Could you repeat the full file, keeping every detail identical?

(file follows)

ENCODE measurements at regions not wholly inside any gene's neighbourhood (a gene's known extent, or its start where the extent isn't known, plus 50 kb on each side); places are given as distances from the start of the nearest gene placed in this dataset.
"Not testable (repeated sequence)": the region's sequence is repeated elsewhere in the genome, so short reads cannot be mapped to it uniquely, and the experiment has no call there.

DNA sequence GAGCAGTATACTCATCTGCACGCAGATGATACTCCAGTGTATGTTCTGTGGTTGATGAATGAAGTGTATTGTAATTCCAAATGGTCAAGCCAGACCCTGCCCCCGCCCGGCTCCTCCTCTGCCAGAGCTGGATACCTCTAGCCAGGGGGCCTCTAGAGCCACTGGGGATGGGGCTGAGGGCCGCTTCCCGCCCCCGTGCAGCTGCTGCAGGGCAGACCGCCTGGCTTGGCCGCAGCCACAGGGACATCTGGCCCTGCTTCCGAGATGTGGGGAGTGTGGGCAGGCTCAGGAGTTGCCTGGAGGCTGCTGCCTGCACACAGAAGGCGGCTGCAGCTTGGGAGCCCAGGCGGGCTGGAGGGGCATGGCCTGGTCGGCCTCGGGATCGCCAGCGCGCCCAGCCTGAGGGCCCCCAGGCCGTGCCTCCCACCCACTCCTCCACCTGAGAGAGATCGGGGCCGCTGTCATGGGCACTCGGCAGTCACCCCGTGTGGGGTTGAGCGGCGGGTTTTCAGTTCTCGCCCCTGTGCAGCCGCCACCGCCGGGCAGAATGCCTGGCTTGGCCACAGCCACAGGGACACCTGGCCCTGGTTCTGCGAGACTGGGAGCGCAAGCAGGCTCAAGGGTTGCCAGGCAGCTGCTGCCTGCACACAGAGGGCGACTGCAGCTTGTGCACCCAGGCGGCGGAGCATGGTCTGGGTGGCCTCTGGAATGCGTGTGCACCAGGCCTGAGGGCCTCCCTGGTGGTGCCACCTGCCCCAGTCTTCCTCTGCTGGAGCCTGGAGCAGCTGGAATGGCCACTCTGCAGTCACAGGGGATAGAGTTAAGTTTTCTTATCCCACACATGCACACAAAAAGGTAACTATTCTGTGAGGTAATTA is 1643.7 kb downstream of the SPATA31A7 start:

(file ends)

ENCODE measurements at regions not wholly inside any gene's neighbourhood (a gene's known extent, or its start where the extent isn't known, plus 50 kb on each side); places are given as distances from the start of the nearest gene placed in this dataset.
"Not testable (repeated sequence)": the region's sequence is repeated elsewhere in the genome, so short reads cannot be mapped to it uniquely, and the experiment has no call there.

DNA sequence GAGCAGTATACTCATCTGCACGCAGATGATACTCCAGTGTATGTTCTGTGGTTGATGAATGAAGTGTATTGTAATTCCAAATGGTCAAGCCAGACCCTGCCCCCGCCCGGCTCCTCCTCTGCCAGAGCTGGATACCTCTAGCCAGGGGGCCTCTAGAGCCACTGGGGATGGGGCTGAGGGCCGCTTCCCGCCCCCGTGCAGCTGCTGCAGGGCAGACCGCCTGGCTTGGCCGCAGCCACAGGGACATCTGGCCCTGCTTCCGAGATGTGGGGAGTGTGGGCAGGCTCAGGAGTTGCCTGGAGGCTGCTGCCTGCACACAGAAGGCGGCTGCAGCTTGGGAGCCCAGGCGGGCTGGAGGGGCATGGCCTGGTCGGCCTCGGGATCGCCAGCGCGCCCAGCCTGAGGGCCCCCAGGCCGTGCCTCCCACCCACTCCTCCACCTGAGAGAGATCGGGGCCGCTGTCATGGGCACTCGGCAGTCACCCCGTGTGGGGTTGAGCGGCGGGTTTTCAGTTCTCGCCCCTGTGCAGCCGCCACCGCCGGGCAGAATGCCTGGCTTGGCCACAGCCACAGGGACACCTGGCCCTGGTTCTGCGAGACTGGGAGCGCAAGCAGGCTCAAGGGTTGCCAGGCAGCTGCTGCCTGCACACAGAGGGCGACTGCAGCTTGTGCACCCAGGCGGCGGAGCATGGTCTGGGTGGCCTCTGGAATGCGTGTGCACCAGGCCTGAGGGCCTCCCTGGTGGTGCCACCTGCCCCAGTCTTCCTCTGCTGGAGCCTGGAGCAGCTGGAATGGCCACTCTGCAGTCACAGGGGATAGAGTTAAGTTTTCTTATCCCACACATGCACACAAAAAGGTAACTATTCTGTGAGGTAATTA is 1643.7 kb downstream of the SPATA31A7 start: